Scott:

And so people get very confused in this industry, thinking that buyers are buying companies based on their trailing 12 months profitability. That’s how they’re calculating it, but that’s the biggest myth going? I couldn’t believe it when I heard it in this industry, they don’t get a dime of that profit. Then you know, that you’ve already spent that on the last trip to whatever Amazon conference you went to, they’re buying the future profitability of that company when they add their cash and their talent and their leverage. And so the better that you can build a company that can have that upside once a buyer takes it over, is going to drive what makes you valuable, and you have to really make sure to focus on that, frankly, when you should sell is in many ways based on that, where you’ve achieved something, but there’s still plenty more that they can achieve if they can just put more cash into the system.

Bradley Sutton:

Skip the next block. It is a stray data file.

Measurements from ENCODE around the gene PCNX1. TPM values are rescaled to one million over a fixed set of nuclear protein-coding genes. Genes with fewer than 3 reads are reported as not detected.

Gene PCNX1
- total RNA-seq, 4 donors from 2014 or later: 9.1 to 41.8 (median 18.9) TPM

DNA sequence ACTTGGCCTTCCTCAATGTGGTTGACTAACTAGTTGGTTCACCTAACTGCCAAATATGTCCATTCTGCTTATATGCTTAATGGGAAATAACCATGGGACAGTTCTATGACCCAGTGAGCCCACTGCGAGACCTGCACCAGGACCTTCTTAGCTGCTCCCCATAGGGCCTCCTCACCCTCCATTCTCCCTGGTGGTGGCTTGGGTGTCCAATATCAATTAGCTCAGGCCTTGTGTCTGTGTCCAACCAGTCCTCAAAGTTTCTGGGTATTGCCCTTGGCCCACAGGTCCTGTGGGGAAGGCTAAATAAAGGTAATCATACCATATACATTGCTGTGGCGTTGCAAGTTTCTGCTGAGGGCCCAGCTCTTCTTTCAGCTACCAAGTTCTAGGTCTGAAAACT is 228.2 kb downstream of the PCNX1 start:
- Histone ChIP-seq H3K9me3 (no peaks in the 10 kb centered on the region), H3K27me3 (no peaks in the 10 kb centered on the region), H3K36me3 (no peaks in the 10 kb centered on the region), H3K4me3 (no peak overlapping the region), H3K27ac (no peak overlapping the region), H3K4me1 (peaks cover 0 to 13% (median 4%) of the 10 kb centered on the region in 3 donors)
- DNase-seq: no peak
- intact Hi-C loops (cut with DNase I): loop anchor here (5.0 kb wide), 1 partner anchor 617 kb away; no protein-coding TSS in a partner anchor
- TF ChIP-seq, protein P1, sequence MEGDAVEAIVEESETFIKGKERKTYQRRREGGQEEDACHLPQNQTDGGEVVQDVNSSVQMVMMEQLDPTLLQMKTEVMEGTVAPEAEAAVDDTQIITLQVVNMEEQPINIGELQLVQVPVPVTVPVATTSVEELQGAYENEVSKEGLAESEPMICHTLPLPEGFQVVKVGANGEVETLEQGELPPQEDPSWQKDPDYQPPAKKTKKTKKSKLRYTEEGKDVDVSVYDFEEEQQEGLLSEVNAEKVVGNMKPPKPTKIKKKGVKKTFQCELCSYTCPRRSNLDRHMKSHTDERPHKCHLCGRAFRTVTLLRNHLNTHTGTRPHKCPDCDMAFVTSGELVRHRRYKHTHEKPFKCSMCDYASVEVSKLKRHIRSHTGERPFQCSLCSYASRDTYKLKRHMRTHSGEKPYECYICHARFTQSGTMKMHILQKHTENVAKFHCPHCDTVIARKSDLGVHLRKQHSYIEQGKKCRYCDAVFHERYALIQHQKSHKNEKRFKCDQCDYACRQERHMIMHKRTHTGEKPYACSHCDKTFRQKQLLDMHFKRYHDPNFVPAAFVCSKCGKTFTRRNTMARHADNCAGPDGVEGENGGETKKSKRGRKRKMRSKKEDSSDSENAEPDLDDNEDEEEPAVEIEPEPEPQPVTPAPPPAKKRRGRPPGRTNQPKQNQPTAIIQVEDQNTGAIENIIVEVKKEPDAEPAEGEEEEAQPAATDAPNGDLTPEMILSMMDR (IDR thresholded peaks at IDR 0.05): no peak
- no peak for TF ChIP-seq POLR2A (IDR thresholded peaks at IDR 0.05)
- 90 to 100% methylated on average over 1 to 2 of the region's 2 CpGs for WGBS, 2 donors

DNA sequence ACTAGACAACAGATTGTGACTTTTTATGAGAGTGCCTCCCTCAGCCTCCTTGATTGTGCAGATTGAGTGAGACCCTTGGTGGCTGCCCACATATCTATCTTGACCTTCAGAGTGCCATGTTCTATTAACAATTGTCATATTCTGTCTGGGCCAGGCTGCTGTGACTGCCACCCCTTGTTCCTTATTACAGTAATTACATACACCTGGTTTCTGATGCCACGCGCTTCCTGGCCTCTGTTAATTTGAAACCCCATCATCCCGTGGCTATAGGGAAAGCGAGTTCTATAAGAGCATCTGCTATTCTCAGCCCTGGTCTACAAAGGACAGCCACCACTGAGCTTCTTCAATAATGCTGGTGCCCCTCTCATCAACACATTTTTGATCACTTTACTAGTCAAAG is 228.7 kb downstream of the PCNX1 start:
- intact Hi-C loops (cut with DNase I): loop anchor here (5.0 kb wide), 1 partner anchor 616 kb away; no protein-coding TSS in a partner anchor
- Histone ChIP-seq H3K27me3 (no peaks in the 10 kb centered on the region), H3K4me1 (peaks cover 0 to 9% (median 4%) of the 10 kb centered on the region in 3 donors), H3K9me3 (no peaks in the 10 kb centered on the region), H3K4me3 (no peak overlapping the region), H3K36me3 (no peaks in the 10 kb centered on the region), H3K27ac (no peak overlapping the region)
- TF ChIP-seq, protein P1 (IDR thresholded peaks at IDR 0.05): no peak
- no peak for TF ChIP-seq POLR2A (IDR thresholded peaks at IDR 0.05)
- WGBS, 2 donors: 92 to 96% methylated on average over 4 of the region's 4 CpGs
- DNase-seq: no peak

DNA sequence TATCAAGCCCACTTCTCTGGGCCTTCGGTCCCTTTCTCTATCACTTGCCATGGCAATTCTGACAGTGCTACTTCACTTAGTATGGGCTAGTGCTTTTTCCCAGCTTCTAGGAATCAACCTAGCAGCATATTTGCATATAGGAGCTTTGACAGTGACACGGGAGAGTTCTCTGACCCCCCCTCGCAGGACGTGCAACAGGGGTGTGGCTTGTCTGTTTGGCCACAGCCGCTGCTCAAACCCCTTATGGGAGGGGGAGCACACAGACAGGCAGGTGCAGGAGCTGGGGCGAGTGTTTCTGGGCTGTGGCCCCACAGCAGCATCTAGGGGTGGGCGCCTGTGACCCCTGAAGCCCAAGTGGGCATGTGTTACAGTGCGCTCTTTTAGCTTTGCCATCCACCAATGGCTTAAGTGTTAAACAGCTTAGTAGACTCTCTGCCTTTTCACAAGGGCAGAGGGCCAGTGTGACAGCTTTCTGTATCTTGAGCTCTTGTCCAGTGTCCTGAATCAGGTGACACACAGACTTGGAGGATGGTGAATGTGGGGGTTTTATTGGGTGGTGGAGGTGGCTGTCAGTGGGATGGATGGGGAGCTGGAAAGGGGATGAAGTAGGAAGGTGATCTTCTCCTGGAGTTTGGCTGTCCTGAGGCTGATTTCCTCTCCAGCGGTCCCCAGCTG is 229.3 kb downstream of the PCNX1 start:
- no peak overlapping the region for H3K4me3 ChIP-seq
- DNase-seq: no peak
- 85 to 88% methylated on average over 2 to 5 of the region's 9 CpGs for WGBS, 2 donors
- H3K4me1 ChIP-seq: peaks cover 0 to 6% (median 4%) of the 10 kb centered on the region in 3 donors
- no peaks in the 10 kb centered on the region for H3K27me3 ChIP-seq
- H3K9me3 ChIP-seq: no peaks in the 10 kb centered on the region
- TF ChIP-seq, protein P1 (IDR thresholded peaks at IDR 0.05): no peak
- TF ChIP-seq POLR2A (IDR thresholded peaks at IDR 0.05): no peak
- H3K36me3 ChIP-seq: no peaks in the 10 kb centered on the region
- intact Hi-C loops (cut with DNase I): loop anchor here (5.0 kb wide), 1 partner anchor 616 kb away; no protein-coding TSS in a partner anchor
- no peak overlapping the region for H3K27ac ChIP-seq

Yeah. Alright. Excellent, excellent points. Now, we usually do this thing on the show, the TST 30-second tips. So I thought we’d do a few here. And instead of just random ones, I really liked this one chart in one of the freedom to get modules you gave about how to set up your company right today. And then you gave like, it was like a side-by-side thing. And you had a couple things on one side, it was about accounting, a couple of things that people can do on the accounting side, a couple of legal things. So maybe you could just like, you know, take two or three of these in little 30 second chunks as our 30-second tips about what, how people should set these upright. In order to have a better success in the future. Perfect.

Scott: